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Simon Shepherd    Pebble Mill    February 1996


SG:    Tonight sees the starts of a new series of the hugely popular Peak Practice, with my next guest now in charge of The Beeches surgery.

(clip from Series 4, Episode 1, Will being told The Beeches is bring reduced to a two partner practice)

SG:    Welcome to you Simon

SS:    Thank you for having me

SG:    What a fraught start to the brand new series

SS:    Yes. I mean we lost Jack and Beth and then management decided to totally reformat the show and after two episodes, unfortunately they felt that the new format wasnít working. So we had to start all over again.

SG:    What youíd already recorded two other shows since the departure of Amanda Burton and Kevin Whately? So tell us a bit of the goss, what happened with the two they decided they didnít want? You were in them presumably?

SS:    I was in them. Basically they shot, totally finished two episodes, they looked at it and as Iíve said in the press itís like cooking, itís like a recipe. You hope that all the ingredients are going to make something fantastic and memorable. They looked at it, decided the recipe wasn't working, so they totally reshot the first episode except for about 10%, then they reshot several bits of two other episodes. They removed two characters, they brought back the old producer, they got the old script team on board

SG:    So itís a case of they were trying to mend something that wasnít necessarily broken - two characters were going?

SS:    Yes

SG:    Now how does this affect Will.? How does it affect your character?

SS:    It affects him in that originally, in the new format, Will is the senior partner. Jack and Beth are in Johannesburg and they want him to buy them out of the practice. So he's under pressure, he then finds a partner and it was an older partner and they decided that that character was not - this is what Iíve been told, you donít know because I didn't want to go in to it - but they decided that character wasnít really working within the context of The Beeches

SG:    So who was that character? Have we seen that person?

SS:    No you wonít see him at all. Heís a wonderful actor Larry Lamb, who was doing a terrific job with the character. But they felt that the four doctors involved, there were two hot headed locums which are played by Gary Mavers and Saskia Wickham and then this older partner that came in, and they felt that the older partner was the wrong dynamic. So it totally changed the dynamic for Will because he was then just stuck with these two hot headed locums. Itís been a very bumpy ride

SG:    It mustíve been

SS:    Itís been a horrid time!

SG:    How do you recover from that, pick it up and carry it? Not just in terms of the character youíre playing, but yourself as an actor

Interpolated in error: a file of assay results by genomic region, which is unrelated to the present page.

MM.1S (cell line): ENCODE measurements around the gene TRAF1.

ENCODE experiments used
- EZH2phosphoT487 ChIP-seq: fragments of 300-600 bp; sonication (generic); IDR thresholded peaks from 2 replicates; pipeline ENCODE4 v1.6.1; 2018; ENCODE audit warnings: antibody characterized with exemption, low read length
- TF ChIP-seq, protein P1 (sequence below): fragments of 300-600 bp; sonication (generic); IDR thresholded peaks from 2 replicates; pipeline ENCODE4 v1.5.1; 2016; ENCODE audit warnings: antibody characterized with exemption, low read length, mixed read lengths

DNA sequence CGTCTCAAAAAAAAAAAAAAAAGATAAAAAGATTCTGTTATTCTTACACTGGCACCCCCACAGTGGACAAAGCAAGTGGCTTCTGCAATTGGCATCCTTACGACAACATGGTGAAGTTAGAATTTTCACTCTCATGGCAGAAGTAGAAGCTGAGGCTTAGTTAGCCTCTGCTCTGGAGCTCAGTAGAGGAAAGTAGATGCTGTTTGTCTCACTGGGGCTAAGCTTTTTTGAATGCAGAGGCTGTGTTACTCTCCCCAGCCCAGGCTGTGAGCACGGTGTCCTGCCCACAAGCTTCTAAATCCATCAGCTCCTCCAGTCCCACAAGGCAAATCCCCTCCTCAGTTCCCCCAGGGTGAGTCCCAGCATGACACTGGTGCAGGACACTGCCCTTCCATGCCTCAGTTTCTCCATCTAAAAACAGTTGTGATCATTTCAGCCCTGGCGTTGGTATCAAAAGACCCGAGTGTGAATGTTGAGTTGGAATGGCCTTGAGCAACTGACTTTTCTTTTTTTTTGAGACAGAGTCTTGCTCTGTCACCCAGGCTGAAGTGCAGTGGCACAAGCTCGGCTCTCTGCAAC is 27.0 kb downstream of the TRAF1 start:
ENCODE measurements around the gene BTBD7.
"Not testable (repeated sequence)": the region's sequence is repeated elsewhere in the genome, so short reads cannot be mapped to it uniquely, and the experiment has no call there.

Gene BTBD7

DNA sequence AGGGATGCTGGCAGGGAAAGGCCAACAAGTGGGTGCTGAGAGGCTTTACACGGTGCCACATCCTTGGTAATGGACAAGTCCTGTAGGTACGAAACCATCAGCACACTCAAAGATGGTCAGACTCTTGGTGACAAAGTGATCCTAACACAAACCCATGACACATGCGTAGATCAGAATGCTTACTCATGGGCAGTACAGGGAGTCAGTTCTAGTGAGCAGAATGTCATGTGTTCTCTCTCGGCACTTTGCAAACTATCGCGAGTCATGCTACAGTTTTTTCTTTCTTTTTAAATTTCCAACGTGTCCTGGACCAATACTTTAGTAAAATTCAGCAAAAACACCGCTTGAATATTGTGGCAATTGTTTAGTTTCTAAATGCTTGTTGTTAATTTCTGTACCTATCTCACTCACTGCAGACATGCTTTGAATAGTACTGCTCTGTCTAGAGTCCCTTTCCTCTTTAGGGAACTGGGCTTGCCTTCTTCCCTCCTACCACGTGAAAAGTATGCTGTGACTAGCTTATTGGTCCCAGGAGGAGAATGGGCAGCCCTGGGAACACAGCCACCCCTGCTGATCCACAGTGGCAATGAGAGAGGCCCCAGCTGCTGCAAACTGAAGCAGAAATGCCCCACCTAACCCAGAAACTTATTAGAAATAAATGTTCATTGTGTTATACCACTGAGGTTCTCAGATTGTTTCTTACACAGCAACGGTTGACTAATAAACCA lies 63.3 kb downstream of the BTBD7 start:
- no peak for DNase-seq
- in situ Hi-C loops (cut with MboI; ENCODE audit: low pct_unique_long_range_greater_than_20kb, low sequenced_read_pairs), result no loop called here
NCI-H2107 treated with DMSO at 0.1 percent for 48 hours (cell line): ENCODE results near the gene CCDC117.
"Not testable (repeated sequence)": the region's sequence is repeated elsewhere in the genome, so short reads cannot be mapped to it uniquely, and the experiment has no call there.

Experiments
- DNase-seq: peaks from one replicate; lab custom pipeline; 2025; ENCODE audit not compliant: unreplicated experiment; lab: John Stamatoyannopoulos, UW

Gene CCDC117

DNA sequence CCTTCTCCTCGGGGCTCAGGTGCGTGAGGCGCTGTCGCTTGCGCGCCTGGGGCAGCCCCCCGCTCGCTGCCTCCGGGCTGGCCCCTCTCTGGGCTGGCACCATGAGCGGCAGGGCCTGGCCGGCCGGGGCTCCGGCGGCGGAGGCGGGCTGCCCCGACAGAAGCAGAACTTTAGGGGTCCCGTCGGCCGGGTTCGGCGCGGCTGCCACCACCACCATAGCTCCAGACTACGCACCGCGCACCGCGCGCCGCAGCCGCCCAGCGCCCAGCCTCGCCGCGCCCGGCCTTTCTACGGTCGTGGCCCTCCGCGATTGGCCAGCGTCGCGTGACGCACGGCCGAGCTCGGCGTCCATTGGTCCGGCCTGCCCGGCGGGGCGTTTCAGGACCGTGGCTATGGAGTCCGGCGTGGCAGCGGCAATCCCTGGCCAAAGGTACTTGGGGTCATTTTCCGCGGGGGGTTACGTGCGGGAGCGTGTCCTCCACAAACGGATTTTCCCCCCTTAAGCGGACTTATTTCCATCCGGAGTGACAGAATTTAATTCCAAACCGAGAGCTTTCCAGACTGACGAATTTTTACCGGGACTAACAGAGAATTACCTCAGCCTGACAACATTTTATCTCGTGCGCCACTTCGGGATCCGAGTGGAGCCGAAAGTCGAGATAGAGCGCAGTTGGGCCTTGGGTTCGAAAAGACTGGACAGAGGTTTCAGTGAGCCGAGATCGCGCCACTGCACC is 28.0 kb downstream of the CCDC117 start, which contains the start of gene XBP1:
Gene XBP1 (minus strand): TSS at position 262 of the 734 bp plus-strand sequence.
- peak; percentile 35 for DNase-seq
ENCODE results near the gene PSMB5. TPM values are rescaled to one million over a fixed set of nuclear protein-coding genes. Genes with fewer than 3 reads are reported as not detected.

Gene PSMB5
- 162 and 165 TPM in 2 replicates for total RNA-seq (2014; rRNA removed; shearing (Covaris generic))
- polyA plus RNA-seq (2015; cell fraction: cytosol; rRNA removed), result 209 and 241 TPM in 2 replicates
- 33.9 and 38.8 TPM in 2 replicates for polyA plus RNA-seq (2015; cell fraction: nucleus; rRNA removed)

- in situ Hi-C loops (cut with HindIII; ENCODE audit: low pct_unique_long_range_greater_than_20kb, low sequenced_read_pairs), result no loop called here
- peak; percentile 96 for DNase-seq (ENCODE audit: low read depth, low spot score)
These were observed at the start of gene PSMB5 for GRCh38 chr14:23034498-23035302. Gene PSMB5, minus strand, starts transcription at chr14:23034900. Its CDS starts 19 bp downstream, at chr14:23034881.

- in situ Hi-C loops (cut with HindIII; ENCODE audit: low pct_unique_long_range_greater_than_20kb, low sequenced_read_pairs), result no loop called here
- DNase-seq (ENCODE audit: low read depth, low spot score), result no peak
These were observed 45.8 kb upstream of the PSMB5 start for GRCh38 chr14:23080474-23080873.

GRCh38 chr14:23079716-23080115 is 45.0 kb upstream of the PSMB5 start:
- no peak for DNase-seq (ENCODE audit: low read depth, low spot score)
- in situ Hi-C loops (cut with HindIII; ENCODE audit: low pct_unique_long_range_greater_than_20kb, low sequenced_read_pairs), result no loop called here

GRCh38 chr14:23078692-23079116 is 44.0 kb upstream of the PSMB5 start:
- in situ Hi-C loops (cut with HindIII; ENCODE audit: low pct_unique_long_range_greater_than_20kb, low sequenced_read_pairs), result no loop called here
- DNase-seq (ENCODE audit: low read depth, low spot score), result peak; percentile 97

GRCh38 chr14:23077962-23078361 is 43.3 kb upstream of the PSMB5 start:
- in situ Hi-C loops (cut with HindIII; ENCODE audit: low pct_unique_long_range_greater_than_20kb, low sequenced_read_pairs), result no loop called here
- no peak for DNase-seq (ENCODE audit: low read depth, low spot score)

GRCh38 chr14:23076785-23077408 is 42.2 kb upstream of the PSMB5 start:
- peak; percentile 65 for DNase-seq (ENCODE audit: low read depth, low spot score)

SS:    What you do is you throw yourself into your work, without being too pretentious, you throw yourself into the resources that you have inside your personality that you didnít know was there

SG:    Weíve seen Will dealing with some very emotional situations in his life, his private life, his personal has fallen apart

SS:    All that happens in this one as well

SG:    Does it?

SS:    The wife, wonderfully played by Jacqueline Leonard, in the first episode announces that between series sheís got married to Nick, who Will doesnít like very much, who we saw very fleetingly in the last series. They're moving to Florida and sheís taking the children with. It means that heís only going to see then in the holidays. So I think it sets up that really, romantically, heís free!

SG:    Heís free, and theyíll be a little bit of romance creeping in?

SS:    I think thereís a lot of romance!

SG:    I also understand that in the first episode weíre going to see a side of you that weíve not seen before - as a stuntman

SS:    Yes. That was in the middle of all the managerial changes that happened. I was asked, no I was indeed told, that Dr Will was going to be rather heroic and he would be going 60ft up scaffolding. I thought Ďwell thereís so much trouble going on, I donít think I really want to be another fly in their ointmentí, so I just said Ďheights are absolutely fineí, as you do, then woke up the next morning and thought, ĎOh my god. Iíve just said that heights are absolutely fine - I haven't got a clue'. In fact they built a scaffolding tower for this stunt and we went 60ft up and when I got to the top I discovered that, thank god I donít get vertigo. But I wasnít quite sure.

SG:    Have you ever had to do stunts before?

SS:    Yes Iíve done stunts before but not actually involving heights. I did a very funny film with Roger Moore in Switzerland; Fire, Ice and Dynamite in 1990

SG:    Iíve not heard of that

SS:    No Iím very glad that youíve not heard of that

SG:    Have many people heard of it? When was it shown?

SS:    It was never shown here. I think itís on video here. I shouldn't have said that though. Iíve just signed my own death warrant! Itís a sports based bond spoof, thereís a lot of fun in it. I play a very camp hairdresser whoís Roger Mooreís son.

SG:    Can you do Roger Moore for us?

SS:    No, but you know Roger?

SG:    mmm, no not personally

SS:    Well I just wondered if youíd had him on. Has he sat here?

SG:    Not yet

SS:    He is the nicest leading man Iíve ever worked with without a doubt. Heís the kindest and wisest actually sanest man, but when Iím nervous, apparently the cameraman tell me that my left eyebrow does go up

SG:    Oh it just did. Iím going to find that bit!

SS:    If you freeze frame Peak Practice, youíll probably see the eyebrow go up

SG:    We'll try that as well. Watch this space for that next week. Thanks so much for coming on Simon

SS:    Thank you for having me

SG:    Best of luck with the rest of the series and also I know weíve got some more Bliss coming up as well

SS:    Yes

SG:    Ladies and Gentleman Ė Simon Shepherd!